The United States is giving Iran about $300,000 worth of relief after the earthquake last Saturday that killed hundreds of people. President Bush made the offer and Iranian President Mohammad Khatami accepted despite the lack of political relations between the two countries.
Officials here are claiming no political breakthrough in connection with the earthquake aid, but it does nonetheless reflect a measure of goodwill in a relationship that has been frozen since the break in official ties after Iran's 1979 Islamic revolution. State Department spokesman Richard Boucher said the U.S. contribution will include two water-purification systems, portable water storage tanks, and thousands of blankets and personal hygiene kits. He said the arrangements with Iran were made indirectly through the United Nations.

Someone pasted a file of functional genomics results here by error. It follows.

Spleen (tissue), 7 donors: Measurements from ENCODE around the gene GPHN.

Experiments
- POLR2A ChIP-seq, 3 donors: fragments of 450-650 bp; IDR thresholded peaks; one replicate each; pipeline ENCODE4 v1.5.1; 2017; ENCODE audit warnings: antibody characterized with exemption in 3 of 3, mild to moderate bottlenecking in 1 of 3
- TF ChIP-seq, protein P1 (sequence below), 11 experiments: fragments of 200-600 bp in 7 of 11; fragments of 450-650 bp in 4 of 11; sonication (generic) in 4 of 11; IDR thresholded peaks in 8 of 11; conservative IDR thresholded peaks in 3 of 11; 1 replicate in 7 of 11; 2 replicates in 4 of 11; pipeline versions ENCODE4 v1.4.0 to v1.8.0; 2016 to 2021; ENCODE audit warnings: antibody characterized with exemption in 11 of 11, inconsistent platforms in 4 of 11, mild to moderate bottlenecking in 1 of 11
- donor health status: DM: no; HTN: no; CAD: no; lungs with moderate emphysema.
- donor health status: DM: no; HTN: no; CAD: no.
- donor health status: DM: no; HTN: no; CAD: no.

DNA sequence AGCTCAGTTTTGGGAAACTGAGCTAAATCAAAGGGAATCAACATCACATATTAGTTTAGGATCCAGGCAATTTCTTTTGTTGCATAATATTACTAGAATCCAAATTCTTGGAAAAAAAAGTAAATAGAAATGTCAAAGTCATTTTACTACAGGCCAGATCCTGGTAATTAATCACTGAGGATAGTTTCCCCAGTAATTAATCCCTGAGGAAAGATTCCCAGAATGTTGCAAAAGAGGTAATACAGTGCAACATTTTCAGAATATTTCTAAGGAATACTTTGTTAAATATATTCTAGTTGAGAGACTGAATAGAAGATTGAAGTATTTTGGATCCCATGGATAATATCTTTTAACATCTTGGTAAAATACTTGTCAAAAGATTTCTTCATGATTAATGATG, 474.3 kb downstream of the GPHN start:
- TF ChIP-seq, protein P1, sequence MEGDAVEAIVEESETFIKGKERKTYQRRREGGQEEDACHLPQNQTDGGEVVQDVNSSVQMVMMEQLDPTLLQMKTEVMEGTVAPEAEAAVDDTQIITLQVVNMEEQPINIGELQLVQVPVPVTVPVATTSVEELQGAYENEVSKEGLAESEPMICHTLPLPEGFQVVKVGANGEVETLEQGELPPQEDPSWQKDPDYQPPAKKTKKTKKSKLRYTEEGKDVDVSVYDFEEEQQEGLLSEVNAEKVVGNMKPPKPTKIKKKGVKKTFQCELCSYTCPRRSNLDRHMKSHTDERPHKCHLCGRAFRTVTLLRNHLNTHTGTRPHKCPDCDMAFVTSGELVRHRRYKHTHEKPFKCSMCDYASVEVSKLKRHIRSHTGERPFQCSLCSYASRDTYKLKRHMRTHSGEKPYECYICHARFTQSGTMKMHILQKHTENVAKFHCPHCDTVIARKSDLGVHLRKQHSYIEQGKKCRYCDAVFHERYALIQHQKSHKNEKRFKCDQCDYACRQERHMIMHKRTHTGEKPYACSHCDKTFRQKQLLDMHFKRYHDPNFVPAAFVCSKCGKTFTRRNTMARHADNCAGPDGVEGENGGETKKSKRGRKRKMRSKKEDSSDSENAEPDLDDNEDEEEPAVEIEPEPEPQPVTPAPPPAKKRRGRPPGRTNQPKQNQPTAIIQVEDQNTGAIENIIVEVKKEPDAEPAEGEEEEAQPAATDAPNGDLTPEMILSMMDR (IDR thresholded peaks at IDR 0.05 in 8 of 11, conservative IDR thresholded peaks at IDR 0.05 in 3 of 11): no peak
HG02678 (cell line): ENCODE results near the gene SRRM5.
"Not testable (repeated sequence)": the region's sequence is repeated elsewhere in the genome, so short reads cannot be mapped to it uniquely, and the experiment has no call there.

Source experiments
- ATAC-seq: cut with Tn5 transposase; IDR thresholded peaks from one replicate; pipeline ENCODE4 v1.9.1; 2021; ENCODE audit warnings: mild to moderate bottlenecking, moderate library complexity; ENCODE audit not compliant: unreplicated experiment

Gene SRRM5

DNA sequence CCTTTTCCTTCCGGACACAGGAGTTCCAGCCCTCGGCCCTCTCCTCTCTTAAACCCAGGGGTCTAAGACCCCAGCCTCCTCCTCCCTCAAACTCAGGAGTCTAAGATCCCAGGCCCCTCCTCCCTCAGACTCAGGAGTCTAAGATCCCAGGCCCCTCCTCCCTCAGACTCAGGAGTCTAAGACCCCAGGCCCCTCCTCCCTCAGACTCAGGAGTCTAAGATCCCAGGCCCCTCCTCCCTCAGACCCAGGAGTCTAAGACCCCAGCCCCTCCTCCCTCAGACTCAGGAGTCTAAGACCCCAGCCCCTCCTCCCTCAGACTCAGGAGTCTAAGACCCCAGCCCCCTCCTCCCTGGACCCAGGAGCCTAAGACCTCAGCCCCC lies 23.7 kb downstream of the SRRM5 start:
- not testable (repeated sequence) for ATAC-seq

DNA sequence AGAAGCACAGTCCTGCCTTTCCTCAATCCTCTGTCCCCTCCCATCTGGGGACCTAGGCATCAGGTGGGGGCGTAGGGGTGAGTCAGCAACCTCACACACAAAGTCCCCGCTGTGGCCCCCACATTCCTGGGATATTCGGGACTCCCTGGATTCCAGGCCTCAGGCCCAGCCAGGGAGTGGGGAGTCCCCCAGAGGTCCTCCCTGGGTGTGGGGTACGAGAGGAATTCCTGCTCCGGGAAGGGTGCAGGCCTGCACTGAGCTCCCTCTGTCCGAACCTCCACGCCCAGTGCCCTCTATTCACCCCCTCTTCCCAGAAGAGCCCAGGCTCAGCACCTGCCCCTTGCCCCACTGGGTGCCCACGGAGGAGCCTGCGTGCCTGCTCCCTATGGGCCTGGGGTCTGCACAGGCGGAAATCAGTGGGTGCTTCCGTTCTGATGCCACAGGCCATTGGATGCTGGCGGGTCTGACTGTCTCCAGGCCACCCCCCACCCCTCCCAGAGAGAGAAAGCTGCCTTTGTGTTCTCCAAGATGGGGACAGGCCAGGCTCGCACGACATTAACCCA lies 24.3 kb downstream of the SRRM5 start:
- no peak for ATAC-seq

"Obviously the U.N. and we, and the U.N. and the Iranians, are in consultation to make sure that what we can provide, what we have, is what they need, fits the bill," Mr. Boucher said.
President Bush made the aid offer in a statement of condolence on the earthquake last Saturday, saying the United States stood ready to help the Iranian people and that human suffering knows no political boundaries. In a trip to the stricken region on Tuesday, President Khatami said Iran would accept aid without conditions from the United States or anyone else, saying "help is help."